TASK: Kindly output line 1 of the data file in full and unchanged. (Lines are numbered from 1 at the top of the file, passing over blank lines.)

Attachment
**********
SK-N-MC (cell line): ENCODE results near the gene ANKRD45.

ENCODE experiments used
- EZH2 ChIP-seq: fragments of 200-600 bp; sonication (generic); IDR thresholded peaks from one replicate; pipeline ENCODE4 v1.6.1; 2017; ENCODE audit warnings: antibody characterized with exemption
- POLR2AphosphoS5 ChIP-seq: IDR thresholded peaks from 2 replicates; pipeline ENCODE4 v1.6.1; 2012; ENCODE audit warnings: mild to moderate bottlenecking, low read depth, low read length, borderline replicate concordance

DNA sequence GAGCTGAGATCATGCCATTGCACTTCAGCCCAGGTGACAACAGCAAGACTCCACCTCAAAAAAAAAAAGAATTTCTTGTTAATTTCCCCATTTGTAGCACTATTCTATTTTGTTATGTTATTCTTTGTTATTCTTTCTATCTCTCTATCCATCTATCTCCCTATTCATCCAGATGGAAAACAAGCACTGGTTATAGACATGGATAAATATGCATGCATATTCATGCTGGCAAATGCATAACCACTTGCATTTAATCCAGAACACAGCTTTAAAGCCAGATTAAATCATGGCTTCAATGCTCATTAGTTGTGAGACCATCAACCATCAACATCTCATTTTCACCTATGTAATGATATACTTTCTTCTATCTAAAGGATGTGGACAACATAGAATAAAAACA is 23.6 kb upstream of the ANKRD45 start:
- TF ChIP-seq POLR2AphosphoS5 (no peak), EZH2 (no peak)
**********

SK-N-MC (cell line): ENCODE results near the gene ANKRD45.